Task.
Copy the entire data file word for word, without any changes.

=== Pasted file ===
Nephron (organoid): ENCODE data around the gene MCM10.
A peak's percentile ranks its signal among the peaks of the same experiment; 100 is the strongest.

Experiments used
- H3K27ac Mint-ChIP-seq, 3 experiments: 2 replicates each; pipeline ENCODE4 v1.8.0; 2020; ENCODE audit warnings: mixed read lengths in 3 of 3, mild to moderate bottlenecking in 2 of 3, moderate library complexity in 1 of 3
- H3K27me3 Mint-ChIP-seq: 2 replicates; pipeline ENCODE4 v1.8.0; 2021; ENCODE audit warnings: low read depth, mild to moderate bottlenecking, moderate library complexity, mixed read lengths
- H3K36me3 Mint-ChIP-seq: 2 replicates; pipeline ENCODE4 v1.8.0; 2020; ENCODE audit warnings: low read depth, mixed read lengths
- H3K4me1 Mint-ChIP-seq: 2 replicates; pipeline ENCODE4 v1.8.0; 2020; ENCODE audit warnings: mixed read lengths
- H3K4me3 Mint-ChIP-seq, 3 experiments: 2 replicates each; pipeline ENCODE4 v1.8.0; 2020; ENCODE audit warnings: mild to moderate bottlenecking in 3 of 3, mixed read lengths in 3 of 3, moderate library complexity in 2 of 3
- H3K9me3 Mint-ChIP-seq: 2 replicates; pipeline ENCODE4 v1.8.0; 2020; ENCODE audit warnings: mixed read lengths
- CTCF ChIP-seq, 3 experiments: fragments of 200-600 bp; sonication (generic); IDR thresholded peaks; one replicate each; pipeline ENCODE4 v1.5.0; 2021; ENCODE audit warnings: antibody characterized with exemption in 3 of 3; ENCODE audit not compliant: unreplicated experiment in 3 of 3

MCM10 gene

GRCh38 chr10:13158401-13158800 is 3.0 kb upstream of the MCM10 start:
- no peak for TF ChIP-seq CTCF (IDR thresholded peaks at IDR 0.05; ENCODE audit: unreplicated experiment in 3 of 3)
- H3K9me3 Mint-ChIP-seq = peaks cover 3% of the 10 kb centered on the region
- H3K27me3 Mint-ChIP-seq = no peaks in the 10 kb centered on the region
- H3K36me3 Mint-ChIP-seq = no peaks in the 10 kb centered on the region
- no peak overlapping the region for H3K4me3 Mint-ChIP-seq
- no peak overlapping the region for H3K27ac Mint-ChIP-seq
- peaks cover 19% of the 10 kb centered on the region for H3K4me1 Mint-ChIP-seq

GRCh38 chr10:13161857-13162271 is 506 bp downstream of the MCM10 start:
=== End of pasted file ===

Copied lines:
Nephron (organoid): ENCODE data around the gene MCM10.
A peak's percentile ranks its signal among the peaks of the same experiment; 100 is the strongest.

Experiments used
- H3K27ac Mint-ChIP-seq, 3 experiments: 2 replicates each; pipeline ENCODE4 v1.8.0; 2020; ENCODE audit warnings: mixed read lengths in 3 of 3, mild to moderate bottlenecking in 2 of 3, moderate library complexity in 1 of 3
- H3K27me3 Mint-ChIP-seq: 2 replicates; pipeline ENCODE4 v1.8.0; 2021; ENCODE audit warnings: low read depth, mild to moderate bottlenecking, moderate library complexity, mixed read lengths
- H3K36me3 Mint-ChIP-seq: 2 replicates; pipeline ENCODE4 v1.8.0; 2020; ENCODE audit warnings: low read depth, mixed read lengths
- H3K4me1 Mint-ChIP-seq: 2 replicates; pipeline ENCODE4 v1.8.0; 2020; ENCODE audit warnings: mixed read lengths
- H3K4me3 Mint-ChIP-seq, 3 experiments: 2 replicates each; pipeline ENCODE4 v1.8.0; 2020; ENCODE audit warnings: mild to moderate bottlenecking in 3 of 3, mixed read lengths in 3 of 3, moderate library complexity in 2 of 3
- H3K9me3 Mint-ChIP-seq: 2 replicates; pipeline ENCODE4 v1.8.0; 2020; ENCODE audit warnings: mixed read lengths
- CTCF ChIP-seq, 3 experiments: fragments of 200-600 bp; sonication (generic); IDR thresholded peaks; one replicate each; pipeline ENCODE4 v1.5.0; 2021; ENCODE audit warnings: antibody characterized with exemption in 3 of 3; ENCODE audit not compliant: unreplicated experiment in 3 of 3

MCM10 gene

GRCh38 chr10:13158401-13158800 is 3.0 kb upstream of the MCM10 start:
- no peak for TF ChIP-seq CTCF (IDR thresholded peaks at IDR 0.05; ENCODE audit: unreplicated experiment in 3 of 3)
- H3K9me3 Mint-ChIP-seq = peaks cover 3% of the 10 kb centered on the region
- H3K27me3 Mint-ChIP-seq = no peaks in the 10 kb centered on the region
- H3K36me3 Mint-ChIP-seq = no peaks in the 10 kb centered on the region
- no peak overlapping the region for H3K4me3 Mint-ChIP-seq
- no peak overlapping the region for H3K27ac Mint-ChIP-seq
- peaks cover 19% of the 10 kb centered on the region for H3K4me1 Mint-ChIP-seq

GRCh38 chr10:13161857-13162271 is 506 bp downstream of the MCM10 start: